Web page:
By the end of the afternoon, nearly 300 armed men had converged on the lawn of the State Capitol. Brooks' men seized the state arsenal and began turning the Statehouse into an armed camp. Telegrams covered in signatures were sent to President Ulysses S. Grant supporting Brooks as the legal governor. Three out of the five Supreme Court justices also telegraphed the President in support of Brooks. Brooks telegraphed the President himself asking for access to weapons housed at the federal arsenal. He also issued a statement to the press proclaiming himself governor. The senators from the state, Clayton and Steven Dorsey, met with President Grant, and they sent a message to Brooks giving their support.[32]

Brooks and his men told Baxter to leave or he would be arrested, given that he was outnumbered he was forced to comply, and before he could summon help the capital was over run with "desperadoes".[9]: 187  He went to the Anthony House, three blocks away from the State Capitol, where he had supporters, and established a headquarters there. Powell Clayton refers to the Anthony House as "Democrat Headquarters" in his memoir.[5]: 347  Baxter began immediately sending telegrams to President Grant and other officials asking them to intervene and uphold his legitimacy. He also issued a proclamation denouncing Brooks as an usurper and a traitor, and calling on the people of Arkansas to rally his supporters.[9]: 95  Fighting did occur outside the hotel, and at least one man, David Fulton Shall, a prominent real estate dealer, was shot dead while standing in a window of the building.[10]

Baxter then moved his headquarters to St. Johns College, a Masonic institution on the southeastern edge of the state. Baxter issued two proclamations to the press from his temporary office, asserting his rights to the governorship by vote of the people and the decision of the legislature; both were printed in the Gazette. He received support from many prominent Democrats in the city, all of whom had initially voted for Brooks. He then issued a dispatch to President Grant explaining the situation, calling Brooks and his band "revolutionaries", and stating that he would do everything up to and including armed conflict to regain control of the state organs. He asked for the support of the Federal Government.[24]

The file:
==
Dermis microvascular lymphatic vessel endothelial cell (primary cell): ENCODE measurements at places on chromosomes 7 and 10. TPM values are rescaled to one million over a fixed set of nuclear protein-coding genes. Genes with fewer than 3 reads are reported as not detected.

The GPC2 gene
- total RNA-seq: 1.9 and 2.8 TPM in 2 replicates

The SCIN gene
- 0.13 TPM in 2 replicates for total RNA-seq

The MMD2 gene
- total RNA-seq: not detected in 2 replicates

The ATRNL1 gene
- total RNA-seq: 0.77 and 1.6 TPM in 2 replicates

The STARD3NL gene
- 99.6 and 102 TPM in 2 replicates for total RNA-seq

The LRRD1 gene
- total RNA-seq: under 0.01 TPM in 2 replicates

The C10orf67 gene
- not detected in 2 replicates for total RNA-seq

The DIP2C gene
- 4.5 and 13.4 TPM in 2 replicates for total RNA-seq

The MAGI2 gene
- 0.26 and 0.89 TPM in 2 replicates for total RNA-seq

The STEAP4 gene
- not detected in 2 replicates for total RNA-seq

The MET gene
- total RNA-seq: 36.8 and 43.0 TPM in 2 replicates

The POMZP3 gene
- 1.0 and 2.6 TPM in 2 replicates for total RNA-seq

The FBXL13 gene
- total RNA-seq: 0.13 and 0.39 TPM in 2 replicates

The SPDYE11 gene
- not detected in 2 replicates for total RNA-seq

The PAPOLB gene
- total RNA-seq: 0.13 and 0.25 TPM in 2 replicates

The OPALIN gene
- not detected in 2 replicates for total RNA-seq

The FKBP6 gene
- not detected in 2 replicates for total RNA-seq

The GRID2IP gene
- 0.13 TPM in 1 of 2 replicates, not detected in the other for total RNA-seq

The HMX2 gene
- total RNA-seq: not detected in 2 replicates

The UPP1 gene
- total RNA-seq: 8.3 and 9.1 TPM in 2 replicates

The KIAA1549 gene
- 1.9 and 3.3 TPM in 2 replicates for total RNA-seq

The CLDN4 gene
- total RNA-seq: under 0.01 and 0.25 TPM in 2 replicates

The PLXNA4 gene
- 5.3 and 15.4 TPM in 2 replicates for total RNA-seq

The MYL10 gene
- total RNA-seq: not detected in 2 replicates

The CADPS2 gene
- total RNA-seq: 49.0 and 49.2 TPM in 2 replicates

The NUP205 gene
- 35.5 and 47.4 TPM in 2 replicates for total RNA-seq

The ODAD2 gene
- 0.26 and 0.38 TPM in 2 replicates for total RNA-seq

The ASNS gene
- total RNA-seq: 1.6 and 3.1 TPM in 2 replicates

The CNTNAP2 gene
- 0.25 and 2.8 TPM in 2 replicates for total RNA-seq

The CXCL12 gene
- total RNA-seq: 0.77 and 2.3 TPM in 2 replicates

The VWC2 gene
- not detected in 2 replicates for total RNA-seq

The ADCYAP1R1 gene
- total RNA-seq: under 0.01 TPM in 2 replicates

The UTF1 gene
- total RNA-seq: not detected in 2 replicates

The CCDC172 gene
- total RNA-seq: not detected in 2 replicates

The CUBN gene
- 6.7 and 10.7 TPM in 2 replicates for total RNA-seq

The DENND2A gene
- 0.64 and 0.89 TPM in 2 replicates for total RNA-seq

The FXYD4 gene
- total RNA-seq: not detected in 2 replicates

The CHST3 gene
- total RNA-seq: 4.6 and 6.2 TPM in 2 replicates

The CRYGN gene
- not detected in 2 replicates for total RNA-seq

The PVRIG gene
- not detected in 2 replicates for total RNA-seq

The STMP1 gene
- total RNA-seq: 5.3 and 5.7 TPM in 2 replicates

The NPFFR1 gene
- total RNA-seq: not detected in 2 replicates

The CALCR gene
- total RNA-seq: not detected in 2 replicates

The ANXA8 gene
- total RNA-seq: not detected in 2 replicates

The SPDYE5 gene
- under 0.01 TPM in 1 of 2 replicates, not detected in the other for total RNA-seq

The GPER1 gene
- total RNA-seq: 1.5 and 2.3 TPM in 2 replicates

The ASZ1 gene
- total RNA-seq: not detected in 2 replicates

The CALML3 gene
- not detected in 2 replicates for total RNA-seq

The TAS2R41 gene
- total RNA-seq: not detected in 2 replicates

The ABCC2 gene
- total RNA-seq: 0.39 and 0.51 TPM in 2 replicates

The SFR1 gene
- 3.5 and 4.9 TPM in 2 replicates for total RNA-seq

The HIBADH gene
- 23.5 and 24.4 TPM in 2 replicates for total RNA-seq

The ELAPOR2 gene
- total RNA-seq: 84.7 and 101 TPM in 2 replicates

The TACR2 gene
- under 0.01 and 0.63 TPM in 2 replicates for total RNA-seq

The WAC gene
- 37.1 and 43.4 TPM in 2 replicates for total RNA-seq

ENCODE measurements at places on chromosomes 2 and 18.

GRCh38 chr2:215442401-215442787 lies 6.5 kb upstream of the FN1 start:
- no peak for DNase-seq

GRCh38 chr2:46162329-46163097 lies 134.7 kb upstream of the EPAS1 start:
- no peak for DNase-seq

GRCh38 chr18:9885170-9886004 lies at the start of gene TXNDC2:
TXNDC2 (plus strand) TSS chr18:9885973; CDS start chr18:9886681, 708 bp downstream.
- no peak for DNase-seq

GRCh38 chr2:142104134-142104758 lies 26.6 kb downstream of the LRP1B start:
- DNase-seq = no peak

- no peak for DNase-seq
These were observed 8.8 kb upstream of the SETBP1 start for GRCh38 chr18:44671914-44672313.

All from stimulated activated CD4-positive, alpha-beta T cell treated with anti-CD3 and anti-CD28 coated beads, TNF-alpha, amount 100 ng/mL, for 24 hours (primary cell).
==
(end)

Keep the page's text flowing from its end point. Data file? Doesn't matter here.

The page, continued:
Brooks issued a proclamation to the people of Arkansas asking them for their support. Baxter answered with a proclamation to the people of Arkansas declaring martial law in Pulaski County. A company was then issued from the young men of Little Rock. On the evening of April 16, the assembled army, now being referred to as the "Hallie Riflers", escorted Baxter back to the Anthony House, where he set up his headquarters, and from there he began trying to do the state's business once more.[3]

On April 18, Hercules King Cannon White of Pine Bluff offered militia support to Baxter. He organized three three companies of 300 African American troops and brought them to Little Rock by Steamboat and they marched to Anthony House with a brass band. He is reported to have said: "Furnish us simply with the means -- give us the authority -- pronounce the order and I will guarantee to you, sir, that in 25 minutes from the time the order is written, Joseph Brooks will either be in hell or the archives." When this commotion lead to a scuffle in the street that killed an innocent bystander, Baxter asked White to return with his militia to Pine Bluff. However, White became frustrated by inactivity, and on April 30 he commandeered the steamboat Belle of Texas, carrying about 150 militiamen to confront Brooks supporters at New Gascony. After a confrontation at Ashley's gin, White's forces prevailed, capturing around sixty prisoners, including leaders Joseph L. Murphy and Captain Vandesand.[34]